Thanks @holger for clarifying! In the mean time i was able to read up and it seems that the ac functionality was there from the start, i think i linked above a video from 2017 when the ngspice feature was introduced.

So knowing that i startet to wonder which are my possibilities here. Since i do only need a impedance conversion it should be enough to just use Math and copy the voltage on the Node and duplicating it on the output. I know two possible solutions, either pack a subcircuit in the schematic to implement it or to use a ‘bv’ a behavioral voltage source. The latter sounded simpler to me so i started trying it out. For reference here the setup in LTspice:

You can see that the + input on the OpAmp and the output of the BV are exactly the same (as you would expect.
But when i try to implement this with NGspice the behaviour is somewhat diffrent…

sk2.sch (6.4 KB)
I actually dont know what the deal is here…most likely i fkd up :sweat:

@Ste That is awesome work! The universal OpAmp is a much needed addition! But as i wrote above i would like to have something more seamless and actually do not need that much of a functionality to simulate the filter. If it was integrated in the standard libs i would use it right away.

I more or less am just thinking out loud here. I wrote myself a program, a graphical tool written with/in wxPython that can calculate the component values of f filters lumped or active.
To provide a nice experience i alway wanted my tools to interact with my favorite programs in this case LTspice and KiCAD. so i plan to generate files with the calculated values that can be opened and used without the need of any special 3rd party tool. I actually never used ngspice before but since KiCAD has integrated i think it would be nice if you cold also run the simulation with the file my program creates.

the symbol i linked to was already in kicad since at least 5.1.0

@Rene_Poschl So you know i thought so and actually i have setup a VM to check if they are there in the default libs when i do a fresh install. I actually had to setup two of them because it turns out Virtual Box does not like Ubuntu19.10 (i chose ubuntu because i think it’s the most common in the list on the KICAD Homepage) so i went with 18.xLTS wich comes with KiCAD 4.0.7…
Tomorrow i will setup a Fedora VM…

You might just need to add the library to your setup if you had kicad installed before 5.1.0 as kicad will never touch your personal files. One of these is the library table. See Library management in KiCad version 5 section Updating the official library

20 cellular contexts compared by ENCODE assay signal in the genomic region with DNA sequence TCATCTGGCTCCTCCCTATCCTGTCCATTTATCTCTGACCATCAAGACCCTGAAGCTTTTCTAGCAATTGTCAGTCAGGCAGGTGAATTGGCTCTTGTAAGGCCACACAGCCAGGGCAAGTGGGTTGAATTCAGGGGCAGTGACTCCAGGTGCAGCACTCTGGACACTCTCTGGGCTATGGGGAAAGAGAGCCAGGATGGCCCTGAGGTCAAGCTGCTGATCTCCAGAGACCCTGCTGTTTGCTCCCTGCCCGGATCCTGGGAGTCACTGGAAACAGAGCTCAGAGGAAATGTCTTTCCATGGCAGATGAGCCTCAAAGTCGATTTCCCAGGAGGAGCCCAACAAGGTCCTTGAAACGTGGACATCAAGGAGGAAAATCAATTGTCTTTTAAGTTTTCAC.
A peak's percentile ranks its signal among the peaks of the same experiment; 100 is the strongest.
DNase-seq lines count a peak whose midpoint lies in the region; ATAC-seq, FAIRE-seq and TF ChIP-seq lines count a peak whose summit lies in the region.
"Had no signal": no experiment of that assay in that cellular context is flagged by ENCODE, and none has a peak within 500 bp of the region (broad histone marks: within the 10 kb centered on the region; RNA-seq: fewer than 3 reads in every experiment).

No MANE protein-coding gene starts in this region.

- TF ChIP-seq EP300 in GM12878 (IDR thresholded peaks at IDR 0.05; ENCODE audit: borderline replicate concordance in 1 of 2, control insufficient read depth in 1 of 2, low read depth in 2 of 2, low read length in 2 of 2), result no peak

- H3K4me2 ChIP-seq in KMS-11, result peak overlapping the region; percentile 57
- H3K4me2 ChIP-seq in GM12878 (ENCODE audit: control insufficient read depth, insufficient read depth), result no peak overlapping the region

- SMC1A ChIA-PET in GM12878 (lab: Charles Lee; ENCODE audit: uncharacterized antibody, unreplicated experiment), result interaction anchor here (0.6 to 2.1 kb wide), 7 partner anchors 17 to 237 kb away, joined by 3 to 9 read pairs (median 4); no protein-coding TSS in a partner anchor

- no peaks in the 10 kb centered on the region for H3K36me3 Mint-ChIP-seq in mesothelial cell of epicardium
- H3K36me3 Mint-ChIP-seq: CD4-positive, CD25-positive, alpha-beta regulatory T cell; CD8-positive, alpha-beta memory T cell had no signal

If you have an old version, you might not have these PSPICE symbols installed, but they’ve been standard for a while.

I’m not a fan of B-sources, since I think they are the cause of many convergence issues in manufacturer supplied opamps. Even though for AC simulations it might not matter as much, if someone changes it to .tran you could have convergence issues. That’s why I suggested pasting in the .subckt into your schematic, like such. It’ll automatically parse this text to the SPICE netlist when the simulation runs.

Since an ideal opamp is just a G-source with a parallel resistor, you even reduce the model further if you don’t want the single-pole effect. Can even get rid of the parameters. G-source is going to be much more stable than a B-source.

.subckt ideal_opamp +IN -IN OUT
G1 0 OUT +IN -IN 1meg
R1 OUT 0 1.0

Do not use that library! it is outdated and should honestly never have gotten into version 5. (Now we can not remove it as it would break existing installations so it will stay in v5 unchanged. It even states in your screenshot that it is the legacy library)

Only the Simulation_SPICE library is setup for ngspice. (or more precisely libraries with the prefix Simulation)

On my productive system i run fedora31 with 5.1.5-1 installed but i mess quite a bit with the libraries setup so it’s not a reference. Thats why i went with the VM which should have also provided me with a “first time user experience” but yeah we now all know how that went.

I actually used bsources in LTspice quite extensively and never had a problem before. I actually found that they make thing much better/faster. But what you explain still sounds very good. It is actually what i meant above with:

I will try it tomorrow and report.

Thanks for the hint, thats good to know!

Really? It’s THAT bad huh? WHUPS!